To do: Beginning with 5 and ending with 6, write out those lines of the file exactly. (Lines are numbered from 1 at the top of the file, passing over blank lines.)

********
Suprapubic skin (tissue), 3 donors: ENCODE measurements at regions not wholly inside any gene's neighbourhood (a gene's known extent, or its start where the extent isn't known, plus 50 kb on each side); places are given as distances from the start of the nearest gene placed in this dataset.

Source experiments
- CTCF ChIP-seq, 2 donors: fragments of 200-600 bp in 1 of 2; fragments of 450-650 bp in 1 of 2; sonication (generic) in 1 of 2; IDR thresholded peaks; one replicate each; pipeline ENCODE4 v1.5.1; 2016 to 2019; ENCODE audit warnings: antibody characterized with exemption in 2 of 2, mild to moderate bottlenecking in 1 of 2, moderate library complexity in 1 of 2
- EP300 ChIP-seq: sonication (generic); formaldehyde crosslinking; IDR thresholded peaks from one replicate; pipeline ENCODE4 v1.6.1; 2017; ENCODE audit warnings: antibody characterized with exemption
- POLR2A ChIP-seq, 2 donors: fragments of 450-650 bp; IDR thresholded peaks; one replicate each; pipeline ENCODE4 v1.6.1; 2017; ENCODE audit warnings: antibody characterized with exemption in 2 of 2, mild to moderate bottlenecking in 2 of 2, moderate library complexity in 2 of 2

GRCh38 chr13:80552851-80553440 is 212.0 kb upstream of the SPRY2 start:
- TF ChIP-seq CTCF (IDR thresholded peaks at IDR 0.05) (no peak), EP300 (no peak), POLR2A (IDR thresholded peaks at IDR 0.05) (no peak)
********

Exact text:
- POLR2A ChIP-seq, 2 donors: fragments of 450-650 bp; IDR thresholded peaks; one replicate each; pipeline ENCODE4 v1.6.1; 2017; ENCODE audit warnings: antibody characterized with exemption in 2 of 2, mild to moderate bottlenecking in 2 of 2, moderate library complexity in 2 of 2

GRCh38 chr13:80552851-80553440 is 212.0 kb upstream of the SPRY2 start: